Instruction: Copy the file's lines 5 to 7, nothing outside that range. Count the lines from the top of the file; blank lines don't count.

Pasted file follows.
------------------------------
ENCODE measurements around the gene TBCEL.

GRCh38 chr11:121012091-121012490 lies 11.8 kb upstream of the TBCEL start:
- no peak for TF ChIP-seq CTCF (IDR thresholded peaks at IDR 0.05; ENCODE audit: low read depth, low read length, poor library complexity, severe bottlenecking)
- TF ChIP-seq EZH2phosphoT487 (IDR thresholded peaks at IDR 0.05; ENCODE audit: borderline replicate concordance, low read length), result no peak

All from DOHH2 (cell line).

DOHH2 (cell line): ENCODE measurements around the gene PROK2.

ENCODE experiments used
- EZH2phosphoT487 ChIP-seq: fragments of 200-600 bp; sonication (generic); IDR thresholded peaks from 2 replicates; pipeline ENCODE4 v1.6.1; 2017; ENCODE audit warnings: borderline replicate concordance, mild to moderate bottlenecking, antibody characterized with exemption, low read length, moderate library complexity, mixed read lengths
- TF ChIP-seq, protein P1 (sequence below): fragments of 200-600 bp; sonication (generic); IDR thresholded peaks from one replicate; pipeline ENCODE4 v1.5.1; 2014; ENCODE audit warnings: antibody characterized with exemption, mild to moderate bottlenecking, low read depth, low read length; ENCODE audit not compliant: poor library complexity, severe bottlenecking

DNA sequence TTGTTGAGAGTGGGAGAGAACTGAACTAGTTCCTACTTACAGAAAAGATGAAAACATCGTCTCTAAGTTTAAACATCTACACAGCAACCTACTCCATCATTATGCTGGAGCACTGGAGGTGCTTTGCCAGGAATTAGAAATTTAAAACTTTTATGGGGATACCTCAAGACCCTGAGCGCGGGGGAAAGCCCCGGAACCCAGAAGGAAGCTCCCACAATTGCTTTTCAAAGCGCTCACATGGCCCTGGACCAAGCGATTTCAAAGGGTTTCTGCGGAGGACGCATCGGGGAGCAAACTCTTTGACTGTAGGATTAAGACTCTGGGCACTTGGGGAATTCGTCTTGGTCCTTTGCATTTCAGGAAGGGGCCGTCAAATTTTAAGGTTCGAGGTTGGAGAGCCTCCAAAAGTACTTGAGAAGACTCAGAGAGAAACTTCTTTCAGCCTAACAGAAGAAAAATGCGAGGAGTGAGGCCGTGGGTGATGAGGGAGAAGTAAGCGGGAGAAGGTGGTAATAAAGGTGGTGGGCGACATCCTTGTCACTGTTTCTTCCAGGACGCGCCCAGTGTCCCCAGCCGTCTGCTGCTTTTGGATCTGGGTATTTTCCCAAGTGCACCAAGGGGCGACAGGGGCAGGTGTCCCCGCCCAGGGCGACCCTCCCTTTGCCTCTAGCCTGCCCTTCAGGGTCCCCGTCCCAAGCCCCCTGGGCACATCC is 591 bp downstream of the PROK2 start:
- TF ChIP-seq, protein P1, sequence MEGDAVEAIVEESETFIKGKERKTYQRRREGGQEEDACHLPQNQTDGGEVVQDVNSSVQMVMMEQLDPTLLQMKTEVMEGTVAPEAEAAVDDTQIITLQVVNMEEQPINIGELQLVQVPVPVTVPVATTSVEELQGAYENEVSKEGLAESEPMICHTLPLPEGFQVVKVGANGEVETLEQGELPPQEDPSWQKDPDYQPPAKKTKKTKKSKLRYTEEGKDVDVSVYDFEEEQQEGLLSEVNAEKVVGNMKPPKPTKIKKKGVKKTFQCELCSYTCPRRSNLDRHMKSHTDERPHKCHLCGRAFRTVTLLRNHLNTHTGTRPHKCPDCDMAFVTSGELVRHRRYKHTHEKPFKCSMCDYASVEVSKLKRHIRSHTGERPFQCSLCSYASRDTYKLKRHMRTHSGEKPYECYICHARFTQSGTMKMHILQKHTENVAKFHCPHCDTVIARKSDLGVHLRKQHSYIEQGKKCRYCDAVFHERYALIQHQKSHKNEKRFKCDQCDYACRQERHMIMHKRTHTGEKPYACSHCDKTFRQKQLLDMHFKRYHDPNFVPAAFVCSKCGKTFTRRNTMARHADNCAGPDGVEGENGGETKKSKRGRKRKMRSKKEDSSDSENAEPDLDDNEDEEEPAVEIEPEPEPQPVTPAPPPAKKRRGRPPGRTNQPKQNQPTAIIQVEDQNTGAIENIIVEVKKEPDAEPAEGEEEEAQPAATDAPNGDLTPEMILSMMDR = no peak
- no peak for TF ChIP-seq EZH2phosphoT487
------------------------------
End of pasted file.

All from DOHH2 (cell line).

DOHH2 (cell line): ENCODE measurements around the gene PROK2.

ENCODE experiments used